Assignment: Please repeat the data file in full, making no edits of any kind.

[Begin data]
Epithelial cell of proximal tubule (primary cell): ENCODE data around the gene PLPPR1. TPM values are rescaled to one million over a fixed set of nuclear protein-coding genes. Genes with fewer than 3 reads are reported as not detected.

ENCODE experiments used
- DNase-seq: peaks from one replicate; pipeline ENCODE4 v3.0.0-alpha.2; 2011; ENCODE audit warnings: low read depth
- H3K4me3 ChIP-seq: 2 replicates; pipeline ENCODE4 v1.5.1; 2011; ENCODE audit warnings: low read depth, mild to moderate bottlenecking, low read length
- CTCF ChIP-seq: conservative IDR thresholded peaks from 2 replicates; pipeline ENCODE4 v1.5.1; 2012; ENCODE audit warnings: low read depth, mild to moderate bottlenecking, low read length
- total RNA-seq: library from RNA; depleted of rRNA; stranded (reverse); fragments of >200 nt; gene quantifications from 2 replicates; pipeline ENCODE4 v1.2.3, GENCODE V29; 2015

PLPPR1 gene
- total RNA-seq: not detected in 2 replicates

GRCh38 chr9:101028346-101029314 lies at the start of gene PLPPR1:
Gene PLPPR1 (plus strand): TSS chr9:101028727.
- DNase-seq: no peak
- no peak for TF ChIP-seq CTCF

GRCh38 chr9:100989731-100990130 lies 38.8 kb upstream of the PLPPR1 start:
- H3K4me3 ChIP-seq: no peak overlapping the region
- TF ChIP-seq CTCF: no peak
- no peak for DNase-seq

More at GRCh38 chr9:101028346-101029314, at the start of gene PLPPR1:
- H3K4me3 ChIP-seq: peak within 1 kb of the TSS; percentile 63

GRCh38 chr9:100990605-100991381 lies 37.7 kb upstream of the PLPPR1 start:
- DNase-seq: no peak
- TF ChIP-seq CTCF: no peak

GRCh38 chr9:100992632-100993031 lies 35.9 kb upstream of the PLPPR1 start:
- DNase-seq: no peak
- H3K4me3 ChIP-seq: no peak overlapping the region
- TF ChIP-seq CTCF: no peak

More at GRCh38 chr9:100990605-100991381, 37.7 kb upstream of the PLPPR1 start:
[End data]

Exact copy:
Epithelial cell of proximal tubule (primary cell): ENCODE data around the gene PLPPR1. TPM values are rescaled to one million over a fixed set of nuclear protein-coding genes. Genes with fewer than 3 reads are reported as not detected.

ENCODE experiments used
- DNase-seq: peaks from one replicate; pipeline ENCODE4 v3.0.0-alpha.2; 2011; ENCODE audit warnings: low read depth
- H3K4me3 ChIP-seq: 2 replicates; pipeline ENCODE4 v1.5.1; 2011; ENCODE audit warnings: low read depth, mild to moderate bottlenecking, low read length
- CTCF ChIP-seq: conservative IDR thresholded peaks from 2 replicates; pipeline ENCODE4 v1.5.1; 2012; ENCODE audit warnings: low read depth, mild to moderate bottlenecking, low read length
- total RNA-seq: library from RNA; depleted of rRNA; stranded (reverse); fragments of >200 nt; gene quantifications from 2 replicates; pipeline ENCODE4 v1.2.3, GENCODE V29; 2015

PLPPR1 gene
- total RNA-seq: not detected in 2 replicates

GRCh38 chr9:101028346-101029314 lies at the start of gene PLPPR1:
Gene PLPPR1 (plus strand): TSS chr9:101028727.
- DNase-seq: no peak
- no peak for TF ChIP-seq CTCF

GRCh38 chr9:100989731-100990130 lies 38.8 kb upstream of the PLPPR1 start:
- H3K4me3 ChIP-seq: no peak overlapping the region
- TF ChIP-seq CTCF: no peak
- no peak for DNase-seq

More at GRCh38 chr9:101028346-101029314, at the start of gene PLPPR1:
- H3K4me3 ChIP-seq: peak within 1 kb of the TSS; percentile 63

GRCh38 chr9:100990605-100991381 lies 37.7 kb upstream of the PLPPR1 start:
- DNase-seq: no peak
- TF ChIP-seq CTCF: no peak

GRCh38 chr9:100992632-100993031 lies 35.9 kb upstream of the PLPPR1 start:
- DNase-seq: no peak
- H3K4me3 ChIP-seq: no peak overlapping the region
- TF ChIP-seq CTCF: no peak

More at GRCh38 chr9:100990605-100991381, 37.7 kb upstream of the PLPPR1 start: